Origins of Matcha

Like all green tea, matcha derives from the Camellia sinensis tea plant. Matcha has evolved through a fascinating journey beginning in China between the seventh and tenth centuries. Its historical significance started during the Tang Dynasty. The matcha tea leaves then were steamed and formed into tea bricks for storage and trade.

The journey of matcha continued from China into Japan through Zen Buddhism. During the twelfth century, Zen Priest Eisai brought tea seeds back to Kyoto, which became the basis for Japan's most famous tea-growing district, Uji. Eisai reportedly introduced a specific way of preparing the tea. The tea leaf was roasted and pulverised, and water added with a pinch of salt, becoming known as matcha. Eisai famously said, 'matcha is the elixir of the immortals'.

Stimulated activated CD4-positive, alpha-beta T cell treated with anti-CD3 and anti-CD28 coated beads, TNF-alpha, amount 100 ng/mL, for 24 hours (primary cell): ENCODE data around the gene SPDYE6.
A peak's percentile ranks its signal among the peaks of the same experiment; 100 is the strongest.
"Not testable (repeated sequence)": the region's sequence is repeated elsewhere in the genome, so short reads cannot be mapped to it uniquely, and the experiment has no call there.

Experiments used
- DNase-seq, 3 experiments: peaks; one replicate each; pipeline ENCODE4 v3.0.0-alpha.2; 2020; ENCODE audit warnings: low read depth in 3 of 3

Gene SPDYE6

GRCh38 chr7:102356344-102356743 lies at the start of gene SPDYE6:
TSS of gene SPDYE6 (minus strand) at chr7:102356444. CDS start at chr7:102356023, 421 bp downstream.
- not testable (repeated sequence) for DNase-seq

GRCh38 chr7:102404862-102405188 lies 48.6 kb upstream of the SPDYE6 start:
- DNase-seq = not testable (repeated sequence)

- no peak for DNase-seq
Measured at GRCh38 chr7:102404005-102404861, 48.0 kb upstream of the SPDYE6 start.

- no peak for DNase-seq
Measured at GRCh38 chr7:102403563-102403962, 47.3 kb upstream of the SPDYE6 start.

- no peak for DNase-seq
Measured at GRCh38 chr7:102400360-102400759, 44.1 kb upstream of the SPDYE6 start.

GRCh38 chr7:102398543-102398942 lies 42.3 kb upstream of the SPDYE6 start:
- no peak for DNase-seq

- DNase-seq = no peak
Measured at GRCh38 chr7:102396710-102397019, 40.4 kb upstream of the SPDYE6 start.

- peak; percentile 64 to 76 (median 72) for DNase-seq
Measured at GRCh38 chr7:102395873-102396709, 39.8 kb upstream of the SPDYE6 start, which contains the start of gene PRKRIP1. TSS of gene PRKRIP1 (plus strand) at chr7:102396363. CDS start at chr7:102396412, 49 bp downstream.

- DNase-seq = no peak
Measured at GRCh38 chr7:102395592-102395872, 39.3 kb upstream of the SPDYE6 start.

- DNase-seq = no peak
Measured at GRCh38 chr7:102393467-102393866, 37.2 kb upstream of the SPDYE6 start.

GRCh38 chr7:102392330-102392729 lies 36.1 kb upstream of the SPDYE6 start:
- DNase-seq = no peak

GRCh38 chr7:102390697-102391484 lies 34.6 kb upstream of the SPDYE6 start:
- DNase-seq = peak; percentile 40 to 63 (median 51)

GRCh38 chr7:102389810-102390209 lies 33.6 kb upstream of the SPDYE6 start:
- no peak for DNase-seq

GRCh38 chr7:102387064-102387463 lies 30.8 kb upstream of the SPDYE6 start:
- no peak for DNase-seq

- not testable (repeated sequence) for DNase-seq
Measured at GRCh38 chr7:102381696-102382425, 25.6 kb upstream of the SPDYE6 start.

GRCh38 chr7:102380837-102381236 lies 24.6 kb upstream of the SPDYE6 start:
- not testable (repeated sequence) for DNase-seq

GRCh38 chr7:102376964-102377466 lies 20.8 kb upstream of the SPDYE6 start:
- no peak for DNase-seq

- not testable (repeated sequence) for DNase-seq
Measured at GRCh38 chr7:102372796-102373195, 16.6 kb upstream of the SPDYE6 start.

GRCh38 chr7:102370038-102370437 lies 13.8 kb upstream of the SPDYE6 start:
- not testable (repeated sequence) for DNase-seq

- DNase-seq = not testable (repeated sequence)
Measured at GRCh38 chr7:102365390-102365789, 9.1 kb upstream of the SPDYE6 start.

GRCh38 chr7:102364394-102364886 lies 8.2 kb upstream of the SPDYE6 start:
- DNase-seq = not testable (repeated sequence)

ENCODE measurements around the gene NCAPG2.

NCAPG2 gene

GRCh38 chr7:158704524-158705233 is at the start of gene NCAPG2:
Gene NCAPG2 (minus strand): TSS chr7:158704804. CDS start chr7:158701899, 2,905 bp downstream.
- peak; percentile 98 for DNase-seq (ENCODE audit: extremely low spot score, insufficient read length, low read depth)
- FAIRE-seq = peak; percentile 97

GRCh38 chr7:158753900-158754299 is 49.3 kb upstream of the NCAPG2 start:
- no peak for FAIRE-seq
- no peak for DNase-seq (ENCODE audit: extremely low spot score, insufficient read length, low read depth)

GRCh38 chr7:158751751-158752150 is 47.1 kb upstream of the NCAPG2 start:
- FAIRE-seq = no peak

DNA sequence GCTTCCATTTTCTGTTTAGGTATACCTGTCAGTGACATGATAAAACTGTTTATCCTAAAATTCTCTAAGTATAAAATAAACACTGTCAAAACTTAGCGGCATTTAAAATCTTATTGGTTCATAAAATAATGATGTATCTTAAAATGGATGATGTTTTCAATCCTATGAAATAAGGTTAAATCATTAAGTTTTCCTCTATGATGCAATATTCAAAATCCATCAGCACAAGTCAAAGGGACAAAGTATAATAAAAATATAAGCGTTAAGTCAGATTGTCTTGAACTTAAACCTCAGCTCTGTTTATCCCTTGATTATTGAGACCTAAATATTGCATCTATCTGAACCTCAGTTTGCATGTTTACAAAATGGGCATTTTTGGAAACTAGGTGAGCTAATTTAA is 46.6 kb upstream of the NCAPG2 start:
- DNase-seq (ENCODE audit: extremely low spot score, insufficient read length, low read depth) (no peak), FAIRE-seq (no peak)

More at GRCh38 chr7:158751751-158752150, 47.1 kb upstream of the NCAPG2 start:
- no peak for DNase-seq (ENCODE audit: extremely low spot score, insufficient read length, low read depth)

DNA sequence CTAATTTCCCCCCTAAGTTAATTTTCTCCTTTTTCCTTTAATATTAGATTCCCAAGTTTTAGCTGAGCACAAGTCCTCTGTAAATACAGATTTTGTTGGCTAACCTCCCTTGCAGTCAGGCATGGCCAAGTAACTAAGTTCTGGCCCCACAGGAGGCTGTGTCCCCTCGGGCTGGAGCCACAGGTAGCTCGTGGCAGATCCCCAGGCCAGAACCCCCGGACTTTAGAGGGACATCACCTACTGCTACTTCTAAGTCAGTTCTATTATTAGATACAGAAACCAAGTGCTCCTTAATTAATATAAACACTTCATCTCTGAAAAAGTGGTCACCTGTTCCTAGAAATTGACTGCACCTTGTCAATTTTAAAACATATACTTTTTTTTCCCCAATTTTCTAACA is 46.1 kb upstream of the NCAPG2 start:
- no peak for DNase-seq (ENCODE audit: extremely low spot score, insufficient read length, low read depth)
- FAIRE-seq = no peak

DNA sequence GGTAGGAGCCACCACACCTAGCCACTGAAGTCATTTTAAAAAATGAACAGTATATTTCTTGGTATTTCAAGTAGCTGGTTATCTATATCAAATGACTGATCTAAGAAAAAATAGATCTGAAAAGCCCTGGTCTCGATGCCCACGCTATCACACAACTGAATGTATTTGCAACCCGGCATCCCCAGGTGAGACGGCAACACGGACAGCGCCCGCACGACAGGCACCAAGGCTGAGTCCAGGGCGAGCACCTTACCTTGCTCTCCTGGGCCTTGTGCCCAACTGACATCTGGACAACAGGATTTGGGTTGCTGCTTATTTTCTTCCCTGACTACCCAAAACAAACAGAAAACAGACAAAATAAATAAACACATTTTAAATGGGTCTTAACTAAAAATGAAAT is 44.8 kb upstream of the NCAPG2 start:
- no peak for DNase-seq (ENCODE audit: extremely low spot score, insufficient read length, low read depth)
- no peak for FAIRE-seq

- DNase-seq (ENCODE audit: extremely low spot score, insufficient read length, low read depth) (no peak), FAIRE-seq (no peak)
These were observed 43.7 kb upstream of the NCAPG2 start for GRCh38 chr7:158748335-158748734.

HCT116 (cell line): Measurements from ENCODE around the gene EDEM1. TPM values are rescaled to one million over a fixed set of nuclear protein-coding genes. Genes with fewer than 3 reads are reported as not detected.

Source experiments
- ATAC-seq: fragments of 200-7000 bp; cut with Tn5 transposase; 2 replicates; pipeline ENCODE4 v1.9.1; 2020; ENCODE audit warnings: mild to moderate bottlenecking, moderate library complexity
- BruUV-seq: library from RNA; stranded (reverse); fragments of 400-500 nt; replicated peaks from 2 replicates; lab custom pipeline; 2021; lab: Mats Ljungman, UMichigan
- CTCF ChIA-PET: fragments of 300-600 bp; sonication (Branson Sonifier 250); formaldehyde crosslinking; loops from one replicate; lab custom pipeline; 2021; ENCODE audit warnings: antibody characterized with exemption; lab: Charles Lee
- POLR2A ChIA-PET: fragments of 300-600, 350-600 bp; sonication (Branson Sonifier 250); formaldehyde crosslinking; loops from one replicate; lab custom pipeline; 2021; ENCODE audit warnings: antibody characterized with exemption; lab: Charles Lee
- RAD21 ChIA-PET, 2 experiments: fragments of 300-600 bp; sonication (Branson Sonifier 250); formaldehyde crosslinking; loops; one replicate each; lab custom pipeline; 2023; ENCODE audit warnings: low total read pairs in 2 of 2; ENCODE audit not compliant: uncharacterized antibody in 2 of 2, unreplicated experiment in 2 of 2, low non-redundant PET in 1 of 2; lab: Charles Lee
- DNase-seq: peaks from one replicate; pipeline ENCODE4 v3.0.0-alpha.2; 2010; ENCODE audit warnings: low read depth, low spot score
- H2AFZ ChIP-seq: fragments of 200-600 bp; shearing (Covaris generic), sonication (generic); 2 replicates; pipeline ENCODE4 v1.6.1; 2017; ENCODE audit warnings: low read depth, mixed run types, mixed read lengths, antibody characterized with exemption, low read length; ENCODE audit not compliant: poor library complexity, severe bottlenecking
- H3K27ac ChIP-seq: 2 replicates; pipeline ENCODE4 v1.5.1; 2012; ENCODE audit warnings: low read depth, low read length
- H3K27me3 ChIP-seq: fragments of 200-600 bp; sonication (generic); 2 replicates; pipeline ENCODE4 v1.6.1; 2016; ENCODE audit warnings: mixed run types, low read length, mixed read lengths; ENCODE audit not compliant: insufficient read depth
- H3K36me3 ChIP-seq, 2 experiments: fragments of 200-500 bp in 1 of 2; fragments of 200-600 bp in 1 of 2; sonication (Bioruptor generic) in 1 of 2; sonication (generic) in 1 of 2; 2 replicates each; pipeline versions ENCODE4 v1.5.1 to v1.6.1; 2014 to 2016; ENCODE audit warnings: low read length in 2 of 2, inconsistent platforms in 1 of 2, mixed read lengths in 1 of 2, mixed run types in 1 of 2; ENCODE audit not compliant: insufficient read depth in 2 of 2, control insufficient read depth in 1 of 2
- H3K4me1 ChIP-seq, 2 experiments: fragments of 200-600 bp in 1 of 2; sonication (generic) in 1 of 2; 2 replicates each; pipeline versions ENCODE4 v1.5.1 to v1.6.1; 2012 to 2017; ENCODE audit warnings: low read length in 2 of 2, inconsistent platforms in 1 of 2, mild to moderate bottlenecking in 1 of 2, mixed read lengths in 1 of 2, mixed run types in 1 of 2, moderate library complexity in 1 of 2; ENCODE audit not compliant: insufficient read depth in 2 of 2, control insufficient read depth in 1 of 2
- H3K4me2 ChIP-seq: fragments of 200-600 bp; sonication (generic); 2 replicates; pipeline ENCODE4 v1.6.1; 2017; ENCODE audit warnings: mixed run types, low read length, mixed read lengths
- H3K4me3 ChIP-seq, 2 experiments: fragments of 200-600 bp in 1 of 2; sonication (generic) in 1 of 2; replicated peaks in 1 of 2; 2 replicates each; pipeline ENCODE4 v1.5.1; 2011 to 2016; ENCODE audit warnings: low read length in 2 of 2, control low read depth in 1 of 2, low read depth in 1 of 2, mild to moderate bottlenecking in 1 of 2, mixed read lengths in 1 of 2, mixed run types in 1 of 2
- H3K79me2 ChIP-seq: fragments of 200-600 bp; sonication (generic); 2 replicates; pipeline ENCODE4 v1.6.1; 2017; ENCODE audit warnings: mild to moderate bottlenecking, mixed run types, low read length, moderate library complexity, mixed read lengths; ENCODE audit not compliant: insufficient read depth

Matcha was an essential part of tea communion with the Zen Buddhists between the fourteenth and sixteenth centuries, becoming a popular ritual in which members shared the same bowl during the fellowship.

Zen believed in matcha's meditational benefits, saying it gave them greater clarity, increased their focusing abilities, and improved their feelings of well-being.

The influence of matcha grew to be highly appreciated by members of society's upper echelons. During the Song Dynasty, matcha's importance grew, continuing into the tenth and thirteenth centuries.

The popularity of tea grew outside of the district of Uji. It spread to other Prefectures in Japan and became a fundamental part of the culture in Japan. The tea ceremony later became established as a fundamental part of the way of life in Japan and considered part of the acquirement of beautiful things necessary in the daily life of the Japanese people. Its inception was strictly guided by rules governing etiquette. The Tea Ceremony is one of the Classical Japanese Arts of Refinement in Japan now.

Matcha was once known for its attainment of exclusivity by the noble and wealthy in Japanese society, later becoming one that all its citizens could enjoy. The versatile matcha has since spread throughout the world and is attainable by all.